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Comment orly? (Score 2) 242

Is that actually true, though? I thought law enforcement, at least, identified fingerprints via a series of distinctive "features" rather than a full image of the fingerprint. In theory, couldn't these features be listed as to their presence/absence and coordinates relative to the center of the fingerprint, creating a consistent hashable value?

Comment Re:Both Sides Are Terrible (Score 2) 618

Let's talk tactical ethics. I don't follow this battle closely, but if I ignore the underlying issues and accept the facts as you present them, the MRAs' lack of concern about collateral damage means that both sides are *not* equally terrible.

Whatever the ethics of attacking your debate opponent's career, attacking their coworkers' careers is definitely not okay. Whichever side is doing it.

Comment Re:Use chemical energy, not thermal energy for sto (Score 1) 139

Even if salt doesn't have high efficiency, it's salt! Just use more. Salt is cheap and widely available...On the other hand batteries degrade over time, they are more complex, and have a lifetime (except for the most exotic designs) measured in a small number of years. Also batteries can short out or catch fire.

I chose a battery type for comparison that's made of dirt-cheap materials, which is highly reliable and very simple. (Far simpler than molten salt plumbing. Just imagine designing valves and pumps to carry a liquid that freezes unless the pipes are glowing red-hot.) You're right that batteries can short out and catch fire, but molten salt is basically on fire all the time, so I'm not sure it's a win.

Ultimately the engineers at this site chose a molten salt design. I think I'll trust their judgment over yours.

These guys aren't general electrical engineers picking the best of all options, it's a solar-thermal company filled with solar-thermal engineers who cut their teeth doing solar-thermal experimental projects, and are out to prove that solar-thermal can work. And sure, they might be right, but the fact that every solar thermal plant up until now has been unable to compete against other renewables and fossils doesn't give me hope.

Comment Use chemical energy, not thermal energy for storag (Score 1, Informative) 139

Molten salt is terrible for electricity storage.

Thermal energy capacity: 0.13 kWh/kg
Electrical conversion efficiency: 25% at best
Electrical storage capacity: 0.03 kWh/kg
Amount of mass to store 12 kWH (one household overnight): 400 kg
Amount of mass to power a large city overnight (1 million households): 1 Empire State Building

Sodium-sulfur battery electrical storage capacity: 0.5 kWh/kg
Charge/discharge efficiency: 80%
Useful storage capacity: 0.4 kWh/kg
Amount of mass to store 12 kWh (one household overnight): 30 kg
Amount of mass to power a large city overnight (1 million households): 1 large submarine

Both systems use cheap, common materials, both systems are proven reliable over decades, but you get about 10 times as much energy storage when you use chemistry.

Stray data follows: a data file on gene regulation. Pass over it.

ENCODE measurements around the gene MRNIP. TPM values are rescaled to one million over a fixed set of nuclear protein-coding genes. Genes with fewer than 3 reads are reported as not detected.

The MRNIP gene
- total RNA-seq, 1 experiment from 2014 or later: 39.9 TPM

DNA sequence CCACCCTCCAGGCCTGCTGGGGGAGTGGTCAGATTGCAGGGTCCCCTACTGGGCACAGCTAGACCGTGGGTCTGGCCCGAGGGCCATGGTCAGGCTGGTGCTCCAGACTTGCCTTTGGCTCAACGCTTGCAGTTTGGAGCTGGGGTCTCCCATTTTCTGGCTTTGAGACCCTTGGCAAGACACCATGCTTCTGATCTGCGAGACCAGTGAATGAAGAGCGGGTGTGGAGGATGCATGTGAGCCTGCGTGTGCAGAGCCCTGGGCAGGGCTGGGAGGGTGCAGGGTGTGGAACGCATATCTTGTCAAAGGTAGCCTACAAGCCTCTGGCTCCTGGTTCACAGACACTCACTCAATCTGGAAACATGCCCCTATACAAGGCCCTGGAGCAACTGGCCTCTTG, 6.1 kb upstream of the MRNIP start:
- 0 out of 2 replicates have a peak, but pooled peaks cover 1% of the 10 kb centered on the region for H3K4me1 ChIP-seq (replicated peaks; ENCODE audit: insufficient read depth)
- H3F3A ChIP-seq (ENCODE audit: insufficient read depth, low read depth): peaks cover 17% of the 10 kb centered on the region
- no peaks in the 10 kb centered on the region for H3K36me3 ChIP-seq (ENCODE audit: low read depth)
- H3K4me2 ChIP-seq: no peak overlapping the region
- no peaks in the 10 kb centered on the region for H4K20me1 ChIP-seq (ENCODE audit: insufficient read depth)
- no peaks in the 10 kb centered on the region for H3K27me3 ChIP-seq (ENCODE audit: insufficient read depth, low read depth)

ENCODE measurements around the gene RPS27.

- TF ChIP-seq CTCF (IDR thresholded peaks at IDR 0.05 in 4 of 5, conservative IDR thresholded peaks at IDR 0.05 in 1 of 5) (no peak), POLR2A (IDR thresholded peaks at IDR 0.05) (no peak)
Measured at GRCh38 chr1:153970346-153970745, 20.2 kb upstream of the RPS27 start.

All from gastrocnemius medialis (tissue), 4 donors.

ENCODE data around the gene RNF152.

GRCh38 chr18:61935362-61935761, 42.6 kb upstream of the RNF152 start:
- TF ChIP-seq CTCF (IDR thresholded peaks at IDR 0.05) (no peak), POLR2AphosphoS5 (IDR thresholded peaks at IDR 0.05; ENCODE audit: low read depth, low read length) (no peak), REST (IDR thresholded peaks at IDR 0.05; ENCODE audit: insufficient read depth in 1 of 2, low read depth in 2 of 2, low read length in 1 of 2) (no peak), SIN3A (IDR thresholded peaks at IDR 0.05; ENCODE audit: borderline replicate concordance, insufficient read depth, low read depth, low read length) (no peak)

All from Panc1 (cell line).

Comment You can't rank these things. (Score 1) 330

This is about as useful as arguing about the most important person of the 20th century. The refrigerator was huge. So was the mass-produced automobile, the atomic bomb, the television, the transistor, digital communications, the list goes on. And all of these things enabled and depended on each other, so singling out one as the key to everything is stupid.

I do agree that refrigeration deserves more attention, though.

Comment Re:Power from hydrogen (Score 2) 230

Hydrogen is stupid.

The hydrogen engine *has* to be smaller and *has* to use less fuel, because if it carried enough fuel to match the power and range of a gasoline engine, the fuel tank would be as big as the car. (And that's not an exaggeration. OK not much. I did the math.)

Hydrogen has great energy per mass, but its energy per *volume* is terrible -- about equal to lithium batteries. Rather than dealing with synthesizing, transporting, storing, and burning an explosive super-pressurized gas, it's much easier to just use electricity.

Magnesium hydride doesn't help: since it stores only about 8% by weight of hydrogen gas, its energy per mass and per volume are both worse than compressed H2 gas. It might be safer, but it's not gonna solve the fuel tank problem.

Comment Re:Diesel electric would be better (Score 1) 230

What's the difference? I classify the "diesel electric" system used on trains, in which the engine turns a generator but delivers no direct power to the wheels, as just another sort of hybrid. An inferior sort, since directly powering the wheels can be more efficient at some points on the speed/power curve, so it's better to have that option.

Comment Diesel hybrids would be perfect for VW (Score 5, Interesting) 230

I did an obsessive amount of research on VW's clean diesel technology, and the engineering issues that motivated their decision to cheat. Going hybrid would solve all their problems. Well, the technical ones anyway.

The problem is that their patented "clean NOx trap" pollution control technology involves storing NOx pollution in a zeolite "molecular sponge". The sponge needs to be cleaned out periodically by changing the engine fuel-to-air ratio: when that happens (for a few seconds every minute or two), engine performance is drastically reduced. VW's engine computer tries to keep this from happening while the driver is accelerating, but apparently it wasn't good enough, so they programmed the computer to not bother with trap cleaning unless it's being tested in an EPA lab.

With a full hybrid system, the engine can run at optimum efficiency at all times, and can take a break to clean the NOx trap whenever it wants: the electric motor and batteries can take over.

"Survey says..." -- Richard Dawson, weenie, on "Family Feud"